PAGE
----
Even if symptoms improve after an epinephrine injection, a visit to the emergency department is still necessary to make sure symptoms don't return when the effects of the injection wear off.
If you've had a severe allergy attack or any signs and symptoms of anaphylaxis in the past, make an appointment to see your doctor. Evaluation, diagnosis and long-term management of anaphylaxis are complicated, so you'll probably need to see a doctor who specializes in allergies and immunology.
An allergy starts when your immune system mistakes a normally harmless substance for a dangerous invader. The immune system then produces antibodies that remain on the alert for that particular allergen. When you're exposed to the allergen again, these antibodies can release a number of immune system chemicals, such as histamine, that cause allergy symptoms.
Common allergy triggers include:
Airborne allergens, such as pollen, animal dander, dust mites and mold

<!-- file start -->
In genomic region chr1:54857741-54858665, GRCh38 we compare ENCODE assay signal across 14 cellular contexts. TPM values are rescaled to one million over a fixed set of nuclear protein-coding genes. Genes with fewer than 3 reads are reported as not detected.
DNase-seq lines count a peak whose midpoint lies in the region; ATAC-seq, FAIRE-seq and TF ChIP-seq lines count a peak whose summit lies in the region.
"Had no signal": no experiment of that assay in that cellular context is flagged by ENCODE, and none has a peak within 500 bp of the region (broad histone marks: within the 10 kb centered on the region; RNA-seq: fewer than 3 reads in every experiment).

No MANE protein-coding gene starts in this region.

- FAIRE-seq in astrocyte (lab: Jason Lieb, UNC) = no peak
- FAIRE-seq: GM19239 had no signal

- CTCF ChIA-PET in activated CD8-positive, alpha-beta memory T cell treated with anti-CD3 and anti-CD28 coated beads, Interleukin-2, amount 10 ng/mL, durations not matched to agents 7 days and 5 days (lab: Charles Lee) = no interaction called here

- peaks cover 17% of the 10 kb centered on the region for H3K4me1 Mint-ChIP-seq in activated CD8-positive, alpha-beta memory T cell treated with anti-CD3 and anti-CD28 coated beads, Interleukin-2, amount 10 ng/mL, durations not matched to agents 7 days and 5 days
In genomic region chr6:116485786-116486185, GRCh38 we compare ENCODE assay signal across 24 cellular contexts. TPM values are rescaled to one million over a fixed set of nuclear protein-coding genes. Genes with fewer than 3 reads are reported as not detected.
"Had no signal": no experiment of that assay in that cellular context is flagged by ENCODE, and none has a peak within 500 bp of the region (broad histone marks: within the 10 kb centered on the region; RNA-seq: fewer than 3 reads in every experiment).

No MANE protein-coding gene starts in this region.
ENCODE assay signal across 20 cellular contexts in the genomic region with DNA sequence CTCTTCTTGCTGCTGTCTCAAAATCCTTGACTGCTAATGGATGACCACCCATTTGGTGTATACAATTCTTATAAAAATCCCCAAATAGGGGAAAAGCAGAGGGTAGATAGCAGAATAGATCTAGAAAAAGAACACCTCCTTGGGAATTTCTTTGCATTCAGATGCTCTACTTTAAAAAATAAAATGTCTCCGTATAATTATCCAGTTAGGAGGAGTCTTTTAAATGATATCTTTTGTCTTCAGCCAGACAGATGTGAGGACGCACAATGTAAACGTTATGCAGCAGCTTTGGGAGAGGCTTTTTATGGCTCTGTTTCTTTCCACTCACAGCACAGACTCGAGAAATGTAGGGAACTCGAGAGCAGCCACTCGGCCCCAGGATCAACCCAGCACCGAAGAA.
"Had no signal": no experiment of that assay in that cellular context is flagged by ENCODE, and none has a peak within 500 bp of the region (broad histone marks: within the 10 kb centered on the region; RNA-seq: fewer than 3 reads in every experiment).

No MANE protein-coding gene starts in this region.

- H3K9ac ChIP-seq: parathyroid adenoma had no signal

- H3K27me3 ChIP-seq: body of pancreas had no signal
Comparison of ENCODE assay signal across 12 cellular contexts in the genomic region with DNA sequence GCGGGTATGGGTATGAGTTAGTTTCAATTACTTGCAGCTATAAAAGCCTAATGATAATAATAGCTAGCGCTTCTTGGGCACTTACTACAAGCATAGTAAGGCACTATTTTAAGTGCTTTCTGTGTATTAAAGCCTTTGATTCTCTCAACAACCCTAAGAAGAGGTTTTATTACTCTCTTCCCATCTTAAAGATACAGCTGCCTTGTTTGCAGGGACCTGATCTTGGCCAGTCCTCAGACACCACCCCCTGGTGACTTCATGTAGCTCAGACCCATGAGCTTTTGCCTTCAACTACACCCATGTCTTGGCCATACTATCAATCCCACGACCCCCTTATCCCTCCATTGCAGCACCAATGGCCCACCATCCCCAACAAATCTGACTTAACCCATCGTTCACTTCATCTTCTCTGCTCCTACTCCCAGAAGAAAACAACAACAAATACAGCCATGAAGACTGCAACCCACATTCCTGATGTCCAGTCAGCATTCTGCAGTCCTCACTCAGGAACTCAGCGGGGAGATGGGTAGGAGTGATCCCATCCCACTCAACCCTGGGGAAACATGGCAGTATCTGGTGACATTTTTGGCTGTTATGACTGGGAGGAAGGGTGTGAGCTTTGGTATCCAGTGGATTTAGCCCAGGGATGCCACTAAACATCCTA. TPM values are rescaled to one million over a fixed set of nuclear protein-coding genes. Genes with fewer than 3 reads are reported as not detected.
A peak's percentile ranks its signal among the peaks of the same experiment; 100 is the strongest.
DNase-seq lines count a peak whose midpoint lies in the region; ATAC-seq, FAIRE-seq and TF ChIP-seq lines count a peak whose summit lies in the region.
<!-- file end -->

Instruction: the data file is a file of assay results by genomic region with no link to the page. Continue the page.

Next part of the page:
Certain foods, particularly peanuts, tree nuts, wheat, soy, fish, shellfish, eggs and milk
Insect stings, such as bee stings or wasp stings
Medications, particularly penicillin or penicillin-based antibiotics
Latex or other substances you touch, which can cause allergic skin reactions
You may be at increased risk of developing an allergy if you:
Have a family history of asthma or allergies. You're at increased risk of allergies if you have family members with asthma or allergies such as hay fever, hives or eczema.
Are a child. Children are more likely to develop an allergy than are adults. Children sometimes outgrow allergic conditions as they get older. However, it's not uncommon for allergies to go away and then come back some time later.
Have asthma or an allergic condition. Having asthma increases your risk of developing an allergy. Also, having one type of allergic condition makes you more likely to be allergic to something else.
Having an allergy increases your risk of certain other medical problems, including:
Anaphylaxis. If you have severe allergies, you're at increased risk of this serious allergy-induced reaction. Anaphylaxis is most commonly associated with food allergy, penicillin allergy and allergy to insect venom.
Asthma. If you have an allergy, you're more likely to have asthma — an immune system reaction that affects the airways and breathing. In many cases, asthma is triggered by exposure to an allergen in the environment (allergy-induced asthma).